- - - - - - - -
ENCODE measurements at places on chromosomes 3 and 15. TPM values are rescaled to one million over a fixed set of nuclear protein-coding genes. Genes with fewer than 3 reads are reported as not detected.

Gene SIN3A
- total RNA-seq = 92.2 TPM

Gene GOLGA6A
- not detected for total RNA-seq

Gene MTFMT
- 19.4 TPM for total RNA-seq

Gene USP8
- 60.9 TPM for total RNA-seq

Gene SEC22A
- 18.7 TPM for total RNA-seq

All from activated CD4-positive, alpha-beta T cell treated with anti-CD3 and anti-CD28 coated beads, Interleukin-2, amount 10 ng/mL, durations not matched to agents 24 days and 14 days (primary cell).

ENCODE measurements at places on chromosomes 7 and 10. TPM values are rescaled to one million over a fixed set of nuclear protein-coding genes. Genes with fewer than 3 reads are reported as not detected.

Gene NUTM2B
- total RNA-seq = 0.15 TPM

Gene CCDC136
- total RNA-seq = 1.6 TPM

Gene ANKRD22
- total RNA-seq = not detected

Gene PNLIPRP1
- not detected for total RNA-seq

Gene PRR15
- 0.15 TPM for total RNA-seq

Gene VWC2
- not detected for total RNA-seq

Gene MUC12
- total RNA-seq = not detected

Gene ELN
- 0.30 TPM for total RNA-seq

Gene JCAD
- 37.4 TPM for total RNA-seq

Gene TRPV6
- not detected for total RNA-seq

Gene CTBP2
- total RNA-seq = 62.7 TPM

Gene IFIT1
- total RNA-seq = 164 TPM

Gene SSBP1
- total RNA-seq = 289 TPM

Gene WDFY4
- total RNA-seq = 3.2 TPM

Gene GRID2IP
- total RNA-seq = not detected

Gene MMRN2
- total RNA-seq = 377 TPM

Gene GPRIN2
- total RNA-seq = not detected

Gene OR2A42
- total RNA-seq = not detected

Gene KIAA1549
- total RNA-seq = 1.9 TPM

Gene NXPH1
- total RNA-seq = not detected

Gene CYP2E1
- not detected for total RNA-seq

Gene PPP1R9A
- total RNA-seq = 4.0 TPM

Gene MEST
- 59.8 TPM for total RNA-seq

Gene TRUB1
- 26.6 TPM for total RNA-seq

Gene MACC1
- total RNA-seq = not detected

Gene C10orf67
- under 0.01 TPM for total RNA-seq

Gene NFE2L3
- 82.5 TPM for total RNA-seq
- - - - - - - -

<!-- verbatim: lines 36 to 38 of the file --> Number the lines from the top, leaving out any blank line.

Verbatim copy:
Gene IFIT1
- total RNA-seq = 164 TPM

Gene SSBP1